It seems odd to me that Shanahan says that science fiction doesn’t examine the issues of the singularity deeply, and yet I feel that several spec-fic books have done so much more than this non-fiction book. He does as much work in imagining, glancing at the possibilities for general AI and what they might mean, and though he tries to discuss them intellectually, I feel that other authors writing fiction have made me engage much more with the issues.
It’s informative enough, but I found it relatively simplistic: it stuck as closely as possible to what can be imagined using our modern technology, which I think is kind of not the point of the whole singularity idea, which should be an advance that leaves behind humans as we currently are. I think it might better be explored in fiction; at least then, it can give us an illusion of otherness, which is undermined by the matter of fact discussions of how something could come about.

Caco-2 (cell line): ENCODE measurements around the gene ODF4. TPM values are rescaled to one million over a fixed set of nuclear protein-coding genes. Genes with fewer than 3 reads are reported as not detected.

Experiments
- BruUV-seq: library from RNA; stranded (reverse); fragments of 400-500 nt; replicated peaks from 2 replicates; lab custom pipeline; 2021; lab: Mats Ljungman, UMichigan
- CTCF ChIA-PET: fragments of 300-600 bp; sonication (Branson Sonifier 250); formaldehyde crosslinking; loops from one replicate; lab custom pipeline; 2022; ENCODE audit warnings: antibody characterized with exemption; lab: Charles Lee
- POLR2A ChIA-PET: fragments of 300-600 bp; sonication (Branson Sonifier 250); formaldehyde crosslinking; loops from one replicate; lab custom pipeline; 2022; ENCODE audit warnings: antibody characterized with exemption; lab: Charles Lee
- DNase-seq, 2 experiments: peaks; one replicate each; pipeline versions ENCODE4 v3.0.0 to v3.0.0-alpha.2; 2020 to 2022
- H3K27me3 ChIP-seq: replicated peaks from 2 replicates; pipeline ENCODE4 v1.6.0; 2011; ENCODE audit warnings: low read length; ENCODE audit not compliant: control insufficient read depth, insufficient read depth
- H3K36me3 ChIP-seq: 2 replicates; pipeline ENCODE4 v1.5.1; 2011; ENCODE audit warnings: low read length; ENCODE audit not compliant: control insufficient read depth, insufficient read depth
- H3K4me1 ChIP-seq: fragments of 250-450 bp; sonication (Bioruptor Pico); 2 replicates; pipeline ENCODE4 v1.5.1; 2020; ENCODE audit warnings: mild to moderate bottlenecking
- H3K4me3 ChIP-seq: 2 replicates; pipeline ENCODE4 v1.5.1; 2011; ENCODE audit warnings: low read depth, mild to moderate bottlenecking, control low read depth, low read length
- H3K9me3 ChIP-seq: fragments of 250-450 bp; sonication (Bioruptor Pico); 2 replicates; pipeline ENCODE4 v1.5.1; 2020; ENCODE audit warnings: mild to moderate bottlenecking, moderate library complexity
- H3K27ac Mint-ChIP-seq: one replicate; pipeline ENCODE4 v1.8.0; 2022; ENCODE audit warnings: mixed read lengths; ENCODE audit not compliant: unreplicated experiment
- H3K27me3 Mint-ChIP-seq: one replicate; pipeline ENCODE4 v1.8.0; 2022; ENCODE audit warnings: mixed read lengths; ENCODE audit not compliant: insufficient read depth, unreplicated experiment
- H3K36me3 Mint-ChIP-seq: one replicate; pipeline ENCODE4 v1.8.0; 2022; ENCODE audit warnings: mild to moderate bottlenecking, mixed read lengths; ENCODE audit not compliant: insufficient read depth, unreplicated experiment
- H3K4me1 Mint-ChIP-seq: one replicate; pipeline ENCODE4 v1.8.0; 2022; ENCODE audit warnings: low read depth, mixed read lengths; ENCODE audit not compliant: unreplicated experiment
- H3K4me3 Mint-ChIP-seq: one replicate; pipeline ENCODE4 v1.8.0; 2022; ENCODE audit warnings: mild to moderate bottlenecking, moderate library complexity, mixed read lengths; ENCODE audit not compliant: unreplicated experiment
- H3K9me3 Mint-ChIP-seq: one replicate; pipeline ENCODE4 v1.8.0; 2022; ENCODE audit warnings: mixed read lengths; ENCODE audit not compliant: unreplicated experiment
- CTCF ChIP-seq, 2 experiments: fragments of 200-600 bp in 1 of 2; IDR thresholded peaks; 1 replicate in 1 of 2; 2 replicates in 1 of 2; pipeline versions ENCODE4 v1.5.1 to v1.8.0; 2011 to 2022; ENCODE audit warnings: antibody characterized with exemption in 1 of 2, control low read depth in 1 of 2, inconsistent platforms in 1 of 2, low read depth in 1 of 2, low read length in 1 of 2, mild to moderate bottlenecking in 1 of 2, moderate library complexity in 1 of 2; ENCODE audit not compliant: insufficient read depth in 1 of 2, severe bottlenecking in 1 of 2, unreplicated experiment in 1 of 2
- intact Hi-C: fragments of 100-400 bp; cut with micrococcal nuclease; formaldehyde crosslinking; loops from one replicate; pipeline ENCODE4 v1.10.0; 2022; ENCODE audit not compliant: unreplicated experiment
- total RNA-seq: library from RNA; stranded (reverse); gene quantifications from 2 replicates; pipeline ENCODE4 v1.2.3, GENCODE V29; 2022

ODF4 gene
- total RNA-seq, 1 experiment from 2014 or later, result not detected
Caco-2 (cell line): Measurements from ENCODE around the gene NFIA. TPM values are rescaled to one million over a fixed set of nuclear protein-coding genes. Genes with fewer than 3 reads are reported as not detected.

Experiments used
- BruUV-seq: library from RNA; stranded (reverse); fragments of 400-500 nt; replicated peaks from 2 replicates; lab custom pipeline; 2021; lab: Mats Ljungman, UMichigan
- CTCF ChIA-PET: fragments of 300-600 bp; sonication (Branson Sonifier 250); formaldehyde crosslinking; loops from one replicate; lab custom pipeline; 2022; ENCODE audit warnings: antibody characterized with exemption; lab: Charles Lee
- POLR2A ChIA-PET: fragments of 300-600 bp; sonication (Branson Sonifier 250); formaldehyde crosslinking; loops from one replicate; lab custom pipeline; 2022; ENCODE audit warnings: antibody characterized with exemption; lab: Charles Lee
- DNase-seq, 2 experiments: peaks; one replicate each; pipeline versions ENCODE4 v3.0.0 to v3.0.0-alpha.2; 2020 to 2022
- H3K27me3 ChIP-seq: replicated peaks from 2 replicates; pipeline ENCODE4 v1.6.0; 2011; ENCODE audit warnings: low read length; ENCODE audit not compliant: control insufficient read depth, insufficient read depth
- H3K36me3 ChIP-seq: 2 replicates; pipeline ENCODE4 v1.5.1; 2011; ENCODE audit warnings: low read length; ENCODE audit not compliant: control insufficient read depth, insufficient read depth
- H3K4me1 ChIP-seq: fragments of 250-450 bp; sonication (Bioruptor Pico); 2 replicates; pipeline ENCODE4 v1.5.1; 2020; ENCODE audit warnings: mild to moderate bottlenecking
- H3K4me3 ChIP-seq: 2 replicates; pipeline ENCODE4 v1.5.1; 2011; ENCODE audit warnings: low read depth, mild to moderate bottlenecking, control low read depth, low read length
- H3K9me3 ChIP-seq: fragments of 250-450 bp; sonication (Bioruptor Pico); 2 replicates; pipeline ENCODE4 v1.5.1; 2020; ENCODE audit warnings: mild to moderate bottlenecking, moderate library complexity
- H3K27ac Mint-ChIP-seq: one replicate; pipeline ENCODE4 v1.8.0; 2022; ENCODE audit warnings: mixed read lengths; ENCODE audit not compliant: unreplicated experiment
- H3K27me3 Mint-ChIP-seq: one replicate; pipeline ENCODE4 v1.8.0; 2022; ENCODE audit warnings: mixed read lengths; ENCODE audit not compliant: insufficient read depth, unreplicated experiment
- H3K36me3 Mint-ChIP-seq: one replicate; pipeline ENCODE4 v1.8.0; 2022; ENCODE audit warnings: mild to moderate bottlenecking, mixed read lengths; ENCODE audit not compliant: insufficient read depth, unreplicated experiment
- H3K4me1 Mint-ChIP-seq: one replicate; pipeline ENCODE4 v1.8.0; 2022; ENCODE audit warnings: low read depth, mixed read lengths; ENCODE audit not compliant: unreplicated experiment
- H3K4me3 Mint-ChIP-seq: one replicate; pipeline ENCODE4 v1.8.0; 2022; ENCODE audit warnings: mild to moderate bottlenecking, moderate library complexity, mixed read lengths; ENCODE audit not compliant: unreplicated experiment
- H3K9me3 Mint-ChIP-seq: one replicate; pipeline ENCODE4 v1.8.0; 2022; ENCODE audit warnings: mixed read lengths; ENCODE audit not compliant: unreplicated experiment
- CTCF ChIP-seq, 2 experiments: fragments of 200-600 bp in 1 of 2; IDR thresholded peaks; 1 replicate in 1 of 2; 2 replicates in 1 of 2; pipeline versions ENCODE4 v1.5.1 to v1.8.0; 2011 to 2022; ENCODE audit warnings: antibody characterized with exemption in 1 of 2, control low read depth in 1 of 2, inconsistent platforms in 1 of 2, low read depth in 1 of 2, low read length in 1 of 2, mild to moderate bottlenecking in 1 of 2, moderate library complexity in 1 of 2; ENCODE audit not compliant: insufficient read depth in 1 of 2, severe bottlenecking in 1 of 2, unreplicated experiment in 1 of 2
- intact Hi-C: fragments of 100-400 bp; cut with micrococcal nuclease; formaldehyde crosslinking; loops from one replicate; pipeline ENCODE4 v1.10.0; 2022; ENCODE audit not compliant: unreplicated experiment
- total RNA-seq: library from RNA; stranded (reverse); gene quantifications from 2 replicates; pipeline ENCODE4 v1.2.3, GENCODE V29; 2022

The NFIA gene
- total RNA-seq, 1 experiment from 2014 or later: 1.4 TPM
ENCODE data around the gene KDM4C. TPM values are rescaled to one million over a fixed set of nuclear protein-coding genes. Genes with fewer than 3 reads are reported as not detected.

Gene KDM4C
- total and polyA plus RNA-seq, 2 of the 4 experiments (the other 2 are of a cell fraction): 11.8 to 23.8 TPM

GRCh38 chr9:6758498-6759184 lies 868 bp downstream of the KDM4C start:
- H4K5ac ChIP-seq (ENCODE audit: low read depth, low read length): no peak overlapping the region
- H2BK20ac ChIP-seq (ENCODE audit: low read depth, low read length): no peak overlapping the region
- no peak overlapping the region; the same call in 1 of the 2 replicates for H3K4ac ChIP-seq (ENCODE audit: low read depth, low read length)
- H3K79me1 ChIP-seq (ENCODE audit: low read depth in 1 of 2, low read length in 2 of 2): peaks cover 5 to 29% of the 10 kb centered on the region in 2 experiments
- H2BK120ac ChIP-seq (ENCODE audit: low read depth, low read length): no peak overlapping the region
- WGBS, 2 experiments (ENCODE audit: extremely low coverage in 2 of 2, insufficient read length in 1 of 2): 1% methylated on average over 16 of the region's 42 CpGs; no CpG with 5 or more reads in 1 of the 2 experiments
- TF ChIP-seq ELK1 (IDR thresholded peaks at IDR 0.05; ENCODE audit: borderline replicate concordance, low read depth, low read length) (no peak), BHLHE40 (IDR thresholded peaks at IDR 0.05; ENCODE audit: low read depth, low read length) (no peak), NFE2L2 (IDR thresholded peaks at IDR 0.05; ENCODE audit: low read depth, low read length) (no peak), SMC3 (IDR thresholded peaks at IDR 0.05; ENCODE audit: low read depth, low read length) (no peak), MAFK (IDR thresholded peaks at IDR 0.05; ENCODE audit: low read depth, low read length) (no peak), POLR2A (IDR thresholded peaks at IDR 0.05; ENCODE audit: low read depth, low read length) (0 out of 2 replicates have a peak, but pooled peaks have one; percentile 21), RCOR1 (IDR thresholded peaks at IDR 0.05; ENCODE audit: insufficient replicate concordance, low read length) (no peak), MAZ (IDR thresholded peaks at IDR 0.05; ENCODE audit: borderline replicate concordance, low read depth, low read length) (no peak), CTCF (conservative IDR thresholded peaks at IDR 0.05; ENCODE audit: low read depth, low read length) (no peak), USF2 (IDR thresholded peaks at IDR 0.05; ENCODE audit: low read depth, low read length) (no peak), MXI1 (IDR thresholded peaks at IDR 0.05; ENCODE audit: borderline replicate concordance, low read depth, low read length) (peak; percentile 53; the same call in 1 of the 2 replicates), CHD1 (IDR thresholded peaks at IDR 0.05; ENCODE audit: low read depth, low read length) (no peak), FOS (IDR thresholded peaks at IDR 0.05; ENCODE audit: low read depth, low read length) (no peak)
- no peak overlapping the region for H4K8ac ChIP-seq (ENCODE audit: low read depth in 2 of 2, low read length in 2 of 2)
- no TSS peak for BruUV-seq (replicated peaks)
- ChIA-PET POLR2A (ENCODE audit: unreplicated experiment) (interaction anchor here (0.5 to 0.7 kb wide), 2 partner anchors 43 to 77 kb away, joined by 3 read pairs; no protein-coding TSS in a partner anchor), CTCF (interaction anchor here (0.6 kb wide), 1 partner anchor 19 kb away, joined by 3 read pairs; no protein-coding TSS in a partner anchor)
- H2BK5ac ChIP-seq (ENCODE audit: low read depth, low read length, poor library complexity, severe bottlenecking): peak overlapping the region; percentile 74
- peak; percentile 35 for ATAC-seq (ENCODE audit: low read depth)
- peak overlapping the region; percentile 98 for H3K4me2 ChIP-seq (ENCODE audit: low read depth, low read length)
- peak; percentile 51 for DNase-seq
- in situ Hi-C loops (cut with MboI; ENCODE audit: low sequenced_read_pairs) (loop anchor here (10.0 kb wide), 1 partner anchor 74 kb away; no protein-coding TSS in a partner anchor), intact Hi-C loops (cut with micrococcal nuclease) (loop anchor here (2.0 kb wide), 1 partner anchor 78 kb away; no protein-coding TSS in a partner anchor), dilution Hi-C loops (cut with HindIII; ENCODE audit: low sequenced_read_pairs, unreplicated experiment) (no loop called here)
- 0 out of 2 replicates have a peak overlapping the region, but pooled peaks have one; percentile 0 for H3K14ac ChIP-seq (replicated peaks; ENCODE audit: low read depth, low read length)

If you’re interested in AI, but know basically nothing, this is a decent primer. If you’re a science fiction fan, stick to novels: they’re more imaginative and more interesting, and I say that as someone who does enjoy non-fiction a lot. If you’re curious based on the title, why not? But if you’re looking for something in depth and philosophical, no, this holds nothing new.